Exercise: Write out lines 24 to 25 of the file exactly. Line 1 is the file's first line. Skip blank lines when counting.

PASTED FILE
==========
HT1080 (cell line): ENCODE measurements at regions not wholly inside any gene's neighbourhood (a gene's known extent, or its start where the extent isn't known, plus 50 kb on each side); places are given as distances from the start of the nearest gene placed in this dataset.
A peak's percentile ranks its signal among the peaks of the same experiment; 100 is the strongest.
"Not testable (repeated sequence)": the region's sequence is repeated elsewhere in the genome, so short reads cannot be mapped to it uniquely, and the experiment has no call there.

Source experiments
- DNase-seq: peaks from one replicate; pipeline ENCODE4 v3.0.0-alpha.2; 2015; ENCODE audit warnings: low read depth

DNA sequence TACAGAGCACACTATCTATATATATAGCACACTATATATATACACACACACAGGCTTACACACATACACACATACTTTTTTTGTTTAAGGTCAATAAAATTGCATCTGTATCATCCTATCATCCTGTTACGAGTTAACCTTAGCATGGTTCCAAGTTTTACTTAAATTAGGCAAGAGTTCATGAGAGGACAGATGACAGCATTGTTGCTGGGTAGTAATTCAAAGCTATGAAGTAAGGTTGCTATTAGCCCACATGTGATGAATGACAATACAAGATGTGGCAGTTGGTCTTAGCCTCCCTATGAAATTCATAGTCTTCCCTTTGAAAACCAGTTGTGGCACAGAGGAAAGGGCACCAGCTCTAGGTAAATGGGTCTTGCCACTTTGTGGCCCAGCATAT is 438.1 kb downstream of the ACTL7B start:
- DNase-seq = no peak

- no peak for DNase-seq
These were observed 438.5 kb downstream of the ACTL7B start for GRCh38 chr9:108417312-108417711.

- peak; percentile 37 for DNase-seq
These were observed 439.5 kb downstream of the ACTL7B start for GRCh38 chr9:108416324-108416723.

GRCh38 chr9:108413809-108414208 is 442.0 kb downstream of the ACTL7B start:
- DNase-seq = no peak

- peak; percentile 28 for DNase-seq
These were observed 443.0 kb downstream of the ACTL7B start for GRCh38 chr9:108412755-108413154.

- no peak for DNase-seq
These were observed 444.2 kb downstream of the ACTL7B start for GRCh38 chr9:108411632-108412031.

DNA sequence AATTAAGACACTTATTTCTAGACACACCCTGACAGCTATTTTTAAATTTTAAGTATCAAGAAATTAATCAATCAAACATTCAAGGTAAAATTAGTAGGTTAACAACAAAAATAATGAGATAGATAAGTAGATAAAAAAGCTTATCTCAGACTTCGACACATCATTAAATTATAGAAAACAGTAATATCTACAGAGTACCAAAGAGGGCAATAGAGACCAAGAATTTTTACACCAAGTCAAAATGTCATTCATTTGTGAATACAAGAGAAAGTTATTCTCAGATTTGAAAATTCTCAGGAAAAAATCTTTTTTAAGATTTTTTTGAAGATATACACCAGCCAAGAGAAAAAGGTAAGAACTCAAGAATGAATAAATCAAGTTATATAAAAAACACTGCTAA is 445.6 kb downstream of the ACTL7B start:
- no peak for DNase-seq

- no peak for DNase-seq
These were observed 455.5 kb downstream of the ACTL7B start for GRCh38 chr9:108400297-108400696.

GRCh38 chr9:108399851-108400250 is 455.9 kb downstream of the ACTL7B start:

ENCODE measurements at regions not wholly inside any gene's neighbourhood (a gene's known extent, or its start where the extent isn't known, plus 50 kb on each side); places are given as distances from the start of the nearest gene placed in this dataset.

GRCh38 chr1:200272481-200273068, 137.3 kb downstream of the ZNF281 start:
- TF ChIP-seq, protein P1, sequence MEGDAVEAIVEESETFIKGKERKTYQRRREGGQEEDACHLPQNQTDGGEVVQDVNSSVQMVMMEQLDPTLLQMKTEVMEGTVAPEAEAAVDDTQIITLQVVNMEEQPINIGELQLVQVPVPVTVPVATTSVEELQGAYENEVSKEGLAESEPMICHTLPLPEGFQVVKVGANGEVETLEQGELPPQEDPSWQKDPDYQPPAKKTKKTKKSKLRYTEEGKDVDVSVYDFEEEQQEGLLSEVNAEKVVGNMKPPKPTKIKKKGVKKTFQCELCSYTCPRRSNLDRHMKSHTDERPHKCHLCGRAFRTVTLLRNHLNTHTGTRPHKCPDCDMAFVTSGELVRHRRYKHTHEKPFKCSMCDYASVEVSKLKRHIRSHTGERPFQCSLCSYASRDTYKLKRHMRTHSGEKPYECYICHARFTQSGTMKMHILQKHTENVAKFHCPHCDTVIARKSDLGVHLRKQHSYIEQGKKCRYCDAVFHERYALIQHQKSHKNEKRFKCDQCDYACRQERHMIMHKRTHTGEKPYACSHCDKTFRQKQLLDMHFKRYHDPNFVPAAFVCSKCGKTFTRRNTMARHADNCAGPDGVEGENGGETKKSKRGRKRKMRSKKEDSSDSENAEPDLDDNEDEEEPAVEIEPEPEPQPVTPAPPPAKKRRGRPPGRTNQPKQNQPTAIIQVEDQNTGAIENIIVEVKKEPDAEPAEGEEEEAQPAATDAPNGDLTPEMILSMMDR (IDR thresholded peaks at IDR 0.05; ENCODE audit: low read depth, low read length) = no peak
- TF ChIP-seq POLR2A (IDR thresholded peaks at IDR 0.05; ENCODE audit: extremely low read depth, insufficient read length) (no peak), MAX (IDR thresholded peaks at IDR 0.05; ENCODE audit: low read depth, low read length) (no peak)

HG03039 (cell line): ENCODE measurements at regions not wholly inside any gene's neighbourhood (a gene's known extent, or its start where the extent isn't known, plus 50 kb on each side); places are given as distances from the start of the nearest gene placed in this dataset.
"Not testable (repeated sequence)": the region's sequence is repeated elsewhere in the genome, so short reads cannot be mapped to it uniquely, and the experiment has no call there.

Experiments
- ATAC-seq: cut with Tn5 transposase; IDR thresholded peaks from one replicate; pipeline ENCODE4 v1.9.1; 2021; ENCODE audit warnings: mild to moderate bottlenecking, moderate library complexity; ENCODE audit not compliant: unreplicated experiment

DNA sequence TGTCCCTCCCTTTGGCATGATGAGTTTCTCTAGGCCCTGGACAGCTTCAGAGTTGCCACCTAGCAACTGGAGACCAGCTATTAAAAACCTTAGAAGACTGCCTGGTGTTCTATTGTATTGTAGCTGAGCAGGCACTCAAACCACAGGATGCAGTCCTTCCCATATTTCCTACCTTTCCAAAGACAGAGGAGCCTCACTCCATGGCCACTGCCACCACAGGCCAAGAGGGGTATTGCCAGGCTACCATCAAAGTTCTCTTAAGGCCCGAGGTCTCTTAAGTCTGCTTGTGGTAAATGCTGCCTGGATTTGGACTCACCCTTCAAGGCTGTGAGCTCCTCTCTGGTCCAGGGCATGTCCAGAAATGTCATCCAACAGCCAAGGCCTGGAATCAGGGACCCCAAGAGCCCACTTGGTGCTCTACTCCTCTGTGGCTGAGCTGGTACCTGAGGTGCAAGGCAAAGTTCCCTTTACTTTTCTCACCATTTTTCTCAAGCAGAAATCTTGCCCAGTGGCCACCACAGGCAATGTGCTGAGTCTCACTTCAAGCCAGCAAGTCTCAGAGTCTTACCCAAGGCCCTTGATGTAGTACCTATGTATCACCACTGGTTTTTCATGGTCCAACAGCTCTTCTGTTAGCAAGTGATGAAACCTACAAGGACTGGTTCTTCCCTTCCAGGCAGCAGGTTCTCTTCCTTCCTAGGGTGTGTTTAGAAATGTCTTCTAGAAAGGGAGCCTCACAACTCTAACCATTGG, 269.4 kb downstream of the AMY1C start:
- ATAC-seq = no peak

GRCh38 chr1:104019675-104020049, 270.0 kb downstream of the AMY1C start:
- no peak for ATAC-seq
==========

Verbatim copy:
GRCh38 chr1:200272481-200273068, 137.3 kb downstream of the ZNF281 start:
- TF ChIP-seq, protein P1, sequence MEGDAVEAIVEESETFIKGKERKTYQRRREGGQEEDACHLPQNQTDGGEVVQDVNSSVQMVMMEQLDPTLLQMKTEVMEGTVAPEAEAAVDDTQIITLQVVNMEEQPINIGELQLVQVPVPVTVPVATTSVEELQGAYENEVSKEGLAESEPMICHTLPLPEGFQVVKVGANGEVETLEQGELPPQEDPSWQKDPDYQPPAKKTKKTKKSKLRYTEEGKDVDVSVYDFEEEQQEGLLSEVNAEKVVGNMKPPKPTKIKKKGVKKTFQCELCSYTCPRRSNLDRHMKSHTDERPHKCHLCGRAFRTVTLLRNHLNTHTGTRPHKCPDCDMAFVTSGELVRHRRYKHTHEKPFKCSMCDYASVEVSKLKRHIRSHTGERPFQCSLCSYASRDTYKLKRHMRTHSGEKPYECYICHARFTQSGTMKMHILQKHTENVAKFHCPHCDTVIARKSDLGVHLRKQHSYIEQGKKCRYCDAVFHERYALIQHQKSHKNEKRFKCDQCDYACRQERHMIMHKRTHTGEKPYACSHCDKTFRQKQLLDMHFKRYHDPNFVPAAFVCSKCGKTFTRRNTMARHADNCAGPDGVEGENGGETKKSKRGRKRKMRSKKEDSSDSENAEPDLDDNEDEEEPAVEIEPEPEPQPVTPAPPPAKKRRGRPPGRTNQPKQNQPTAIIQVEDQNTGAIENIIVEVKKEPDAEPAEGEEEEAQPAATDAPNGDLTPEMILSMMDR (IDR thresholded peaks at IDR 0.05; ENCODE audit: low read depth, low read length) = no peak